Change Serilog to log to console #

Unfortunately, you cannot see the logs coming from the website, because out of the box, Serilog isn't configured to log to the console. For you to be able to see logs in docker, it needs to be logged to the console. Update the appsettings.json file by adding the "WriteTo" property to the "Serilog" object with the "Async" configuration below:

  "$schema": "./umbraco/config/appsettings-schema.json",
  "Serilog": {
    "MinimumLevel": {...},
    "WriteTo": [
        "Name": "Async",
        "Args": {
          "configure": [
              "Name": "Console"
  "ConnectionStrings": {...},
  "Umbraco": {...}

Rebuild the container image with the updated source code:

docker build -t umbraco9-image:latest .

Run the new image:

docker run --rm -t -p 80:80 \
    umbraco9-image:latest ConnectionStrings:umbracoDbDSN="$umbracoDbDSN"

You should now see all the logs from your running container.

Persisting file system using volumes and mounts #

Persisting media files #

When you upload files to Umbraco, by default, it will store the files somewhere in the wwwroot/media folder. But when a container is destroyed and recreated, the files uploaded to the wwwroot/media folder are lost. 

Note: If you are using a different file provider that stores the files outside of the container, this won't be an issue. 

You can use Docker volumes to persist these files even when a container is destroyed and recreated. The first way you could achieve this is by creating a named volume like this:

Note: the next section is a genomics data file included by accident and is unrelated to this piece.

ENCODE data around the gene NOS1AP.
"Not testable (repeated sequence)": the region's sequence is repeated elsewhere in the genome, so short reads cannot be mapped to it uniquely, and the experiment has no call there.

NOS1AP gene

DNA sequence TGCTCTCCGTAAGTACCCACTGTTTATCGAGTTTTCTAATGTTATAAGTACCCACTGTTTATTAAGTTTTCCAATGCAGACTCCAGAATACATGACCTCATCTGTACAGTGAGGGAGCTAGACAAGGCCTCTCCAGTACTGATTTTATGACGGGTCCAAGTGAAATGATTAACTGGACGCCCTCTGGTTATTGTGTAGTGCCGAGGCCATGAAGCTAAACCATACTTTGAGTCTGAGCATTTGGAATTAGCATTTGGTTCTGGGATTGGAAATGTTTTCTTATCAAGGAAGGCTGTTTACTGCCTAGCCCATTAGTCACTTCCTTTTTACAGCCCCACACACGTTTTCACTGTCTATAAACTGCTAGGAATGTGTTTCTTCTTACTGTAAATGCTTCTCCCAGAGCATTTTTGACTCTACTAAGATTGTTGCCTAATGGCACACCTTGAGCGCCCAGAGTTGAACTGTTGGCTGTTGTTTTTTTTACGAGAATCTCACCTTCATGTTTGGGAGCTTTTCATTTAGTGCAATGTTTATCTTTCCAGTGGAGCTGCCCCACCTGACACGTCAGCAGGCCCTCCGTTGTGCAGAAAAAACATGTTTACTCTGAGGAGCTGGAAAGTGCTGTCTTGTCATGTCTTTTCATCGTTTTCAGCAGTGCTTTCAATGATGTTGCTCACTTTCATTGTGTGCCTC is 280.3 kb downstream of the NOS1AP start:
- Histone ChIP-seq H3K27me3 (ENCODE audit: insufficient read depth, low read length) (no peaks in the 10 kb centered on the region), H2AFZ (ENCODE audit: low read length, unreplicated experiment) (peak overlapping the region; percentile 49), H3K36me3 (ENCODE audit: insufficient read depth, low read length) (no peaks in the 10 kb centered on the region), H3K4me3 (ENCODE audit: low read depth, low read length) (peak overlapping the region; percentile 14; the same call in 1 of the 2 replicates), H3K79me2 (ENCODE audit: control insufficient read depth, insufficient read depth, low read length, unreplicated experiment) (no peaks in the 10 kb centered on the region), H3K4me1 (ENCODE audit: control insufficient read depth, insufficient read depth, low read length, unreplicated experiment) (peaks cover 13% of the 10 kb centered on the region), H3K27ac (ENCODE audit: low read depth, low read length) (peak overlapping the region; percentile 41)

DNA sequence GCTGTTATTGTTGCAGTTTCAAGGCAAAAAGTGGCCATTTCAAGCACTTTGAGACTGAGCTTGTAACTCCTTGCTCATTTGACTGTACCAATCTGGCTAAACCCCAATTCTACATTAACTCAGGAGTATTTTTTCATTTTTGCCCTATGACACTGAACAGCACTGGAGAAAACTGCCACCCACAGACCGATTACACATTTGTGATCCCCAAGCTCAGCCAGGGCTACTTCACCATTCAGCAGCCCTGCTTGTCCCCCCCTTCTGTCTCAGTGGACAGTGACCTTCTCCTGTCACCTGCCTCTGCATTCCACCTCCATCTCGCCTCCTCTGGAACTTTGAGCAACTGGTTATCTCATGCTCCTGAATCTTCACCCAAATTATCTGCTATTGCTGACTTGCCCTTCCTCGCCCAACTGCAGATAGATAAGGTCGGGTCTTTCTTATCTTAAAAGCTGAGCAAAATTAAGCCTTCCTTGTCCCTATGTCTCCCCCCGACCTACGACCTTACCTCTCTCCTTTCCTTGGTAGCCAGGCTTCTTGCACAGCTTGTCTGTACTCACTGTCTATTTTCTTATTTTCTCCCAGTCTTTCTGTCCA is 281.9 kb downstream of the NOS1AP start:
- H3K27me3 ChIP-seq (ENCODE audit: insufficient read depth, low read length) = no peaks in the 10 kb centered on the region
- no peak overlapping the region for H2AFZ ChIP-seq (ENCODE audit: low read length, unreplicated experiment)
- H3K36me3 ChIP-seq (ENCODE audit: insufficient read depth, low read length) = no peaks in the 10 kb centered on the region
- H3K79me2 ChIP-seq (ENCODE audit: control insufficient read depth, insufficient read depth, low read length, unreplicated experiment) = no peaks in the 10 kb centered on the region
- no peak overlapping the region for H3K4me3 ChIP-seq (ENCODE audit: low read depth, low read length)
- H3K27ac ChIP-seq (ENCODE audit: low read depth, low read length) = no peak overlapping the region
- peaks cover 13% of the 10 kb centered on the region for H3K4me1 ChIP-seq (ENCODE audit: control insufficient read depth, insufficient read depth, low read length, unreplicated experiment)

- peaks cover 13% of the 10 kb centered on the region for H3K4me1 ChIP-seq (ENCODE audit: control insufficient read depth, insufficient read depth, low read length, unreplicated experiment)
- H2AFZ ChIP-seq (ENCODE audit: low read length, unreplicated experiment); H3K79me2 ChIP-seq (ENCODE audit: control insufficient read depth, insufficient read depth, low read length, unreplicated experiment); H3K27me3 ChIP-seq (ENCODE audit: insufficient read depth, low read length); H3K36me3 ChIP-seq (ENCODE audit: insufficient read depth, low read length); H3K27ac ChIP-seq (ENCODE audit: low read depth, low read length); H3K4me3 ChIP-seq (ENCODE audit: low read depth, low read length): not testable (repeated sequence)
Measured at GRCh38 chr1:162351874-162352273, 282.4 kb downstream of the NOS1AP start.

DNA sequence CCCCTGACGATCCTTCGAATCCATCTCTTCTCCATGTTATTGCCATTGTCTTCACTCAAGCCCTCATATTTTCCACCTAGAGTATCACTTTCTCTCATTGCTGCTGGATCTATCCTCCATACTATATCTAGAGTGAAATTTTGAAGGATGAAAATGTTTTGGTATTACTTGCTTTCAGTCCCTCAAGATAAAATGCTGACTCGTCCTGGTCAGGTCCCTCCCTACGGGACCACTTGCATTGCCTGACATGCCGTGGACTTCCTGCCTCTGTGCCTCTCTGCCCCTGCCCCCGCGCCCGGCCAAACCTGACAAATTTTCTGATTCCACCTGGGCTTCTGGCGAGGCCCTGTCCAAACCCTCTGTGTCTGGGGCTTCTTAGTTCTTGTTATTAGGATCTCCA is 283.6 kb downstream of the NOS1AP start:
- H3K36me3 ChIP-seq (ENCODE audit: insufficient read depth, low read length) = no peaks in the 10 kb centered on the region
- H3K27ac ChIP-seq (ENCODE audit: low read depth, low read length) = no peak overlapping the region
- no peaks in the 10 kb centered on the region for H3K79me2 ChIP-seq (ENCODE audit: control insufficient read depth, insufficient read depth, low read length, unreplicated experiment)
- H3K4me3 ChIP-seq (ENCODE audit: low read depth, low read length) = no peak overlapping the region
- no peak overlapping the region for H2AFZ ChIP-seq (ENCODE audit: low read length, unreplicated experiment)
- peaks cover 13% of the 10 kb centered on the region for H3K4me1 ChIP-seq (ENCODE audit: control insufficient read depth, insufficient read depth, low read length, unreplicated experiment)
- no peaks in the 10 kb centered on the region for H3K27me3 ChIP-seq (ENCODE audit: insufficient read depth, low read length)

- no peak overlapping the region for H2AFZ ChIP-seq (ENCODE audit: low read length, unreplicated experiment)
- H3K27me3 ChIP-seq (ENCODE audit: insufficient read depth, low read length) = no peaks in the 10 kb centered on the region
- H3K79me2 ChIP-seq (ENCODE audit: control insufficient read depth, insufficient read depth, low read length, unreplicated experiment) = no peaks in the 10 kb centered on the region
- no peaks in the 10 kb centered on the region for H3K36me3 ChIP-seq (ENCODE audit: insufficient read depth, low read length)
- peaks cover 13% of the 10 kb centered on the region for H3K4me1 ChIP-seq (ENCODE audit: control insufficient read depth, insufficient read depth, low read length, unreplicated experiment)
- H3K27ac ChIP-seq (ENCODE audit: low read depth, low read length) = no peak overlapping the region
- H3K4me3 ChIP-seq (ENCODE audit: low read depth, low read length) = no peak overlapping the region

docker run --rm -t -p 80:80 \
     -v media-volume:/app/wwwroot/media \
    umbraco9-image:latest ConnectionStrings:umbracoDbDSN="$umbracoDbDSN"

The command will now also create a volume named 'media-volume' for the /app/wwwroot/media in the container. If you want to see the files inside this volume from the container host, you can use the following command to get the path to the volume on the host:

docker volume inspect media-volume
# output:
# [
#     {
#         "CreatedAt": "2021-11-23T22:44:48Z",
#         "Driver": "local",
#         "Labels": null,
#         "Mountpoint": "/var/lib/docker/volumes/media-volume/_data",
#         "Name": "media-volume",
#         "Options": null,
#         "Scope": "local"
#     }
# ]

The Mountpoint property will hold the path to your volume on your container host.

Alternatively, you can use another option to mount a source directory from the host to a destination directory in the container like this:

docker run --rm -t -p 80:80 \
    --mount type=bind,source="$(pwd)/wwwroot/media",destination=/app/wwwroot/media \
    umbraco9-image:latest ConnectionStrings:umbracoDbDSN="$umbracoDbDSN"

This will mount "$(pwd)/wwwroot/media" on the host where $(pwd) will be replaced with the current directory, and this folder will be mounted to the /app/wwwroot/media folder in the container. The advantage of this approach is that the uploaded files will also be part of your source code. If you don't want the uploaded files to be part of the source code, use the previous approach.

With both options, the files uploaded to the media folder will be persisted when the container is destroyed and recreated. 

Persisting log files #